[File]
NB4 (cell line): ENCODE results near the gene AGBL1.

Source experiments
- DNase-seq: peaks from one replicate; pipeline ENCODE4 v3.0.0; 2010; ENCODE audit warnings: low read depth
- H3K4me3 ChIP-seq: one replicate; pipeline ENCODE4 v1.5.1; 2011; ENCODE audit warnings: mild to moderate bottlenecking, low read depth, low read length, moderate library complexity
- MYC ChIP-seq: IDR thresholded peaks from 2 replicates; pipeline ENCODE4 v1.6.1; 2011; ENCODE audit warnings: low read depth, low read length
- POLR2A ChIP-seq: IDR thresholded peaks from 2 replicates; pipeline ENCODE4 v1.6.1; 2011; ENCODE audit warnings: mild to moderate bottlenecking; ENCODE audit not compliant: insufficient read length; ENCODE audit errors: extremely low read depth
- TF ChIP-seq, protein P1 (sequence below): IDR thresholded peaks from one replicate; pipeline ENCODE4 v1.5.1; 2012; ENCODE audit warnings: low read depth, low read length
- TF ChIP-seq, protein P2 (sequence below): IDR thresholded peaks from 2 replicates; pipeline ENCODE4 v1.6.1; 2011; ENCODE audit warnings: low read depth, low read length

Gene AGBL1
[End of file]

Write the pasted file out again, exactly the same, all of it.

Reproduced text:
NB4 (cell line): ENCODE results near the gene AGBL1.

Source experiments
- DNase-seq: peaks from one replicate; pipeline ENCODE4 v3.0.0; 2010; ENCODE audit warnings: low read depth
- H3K4me3 ChIP-seq: one replicate; pipeline ENCODE4 v1.5.1; 2011; ENCODE audit warnings: mild to moderate bottlenecking, low read depth, low read length, moderate library complexity
- MYC ChIP-seq: IDR thresholded peaks from 2 replicates; pipeline ENCODE4 v1.6.1; 2011; ENCODE audit warnings: low read depth, low read length
- POLR2A ChIP-seq: IDR thresholded peaks from 2 replicates; pipeline ENCODE4 v1.6.1; 2011; ENCODE audit warnings: mild to moderate bottlenecking; ENCODE audit not compliant: insufficient read length; ENCODE audit errors: extremely low read depth
- TF ChIP-seq, protein P1 (sequence below): IDR thresholded peaks from one replicate; pipeline ENCODE4 v1.5.1; 2012; ENCODE audit warnings: low read depth, low read length
- TF ChIP-seq, protein P2 (sequence below): IDR thresholded peaks from 2 replicates; pipeline ENCODE4 v1.6.1; 2011; ENCODE audit warnings: low read depth, low read length

Gene AGBL1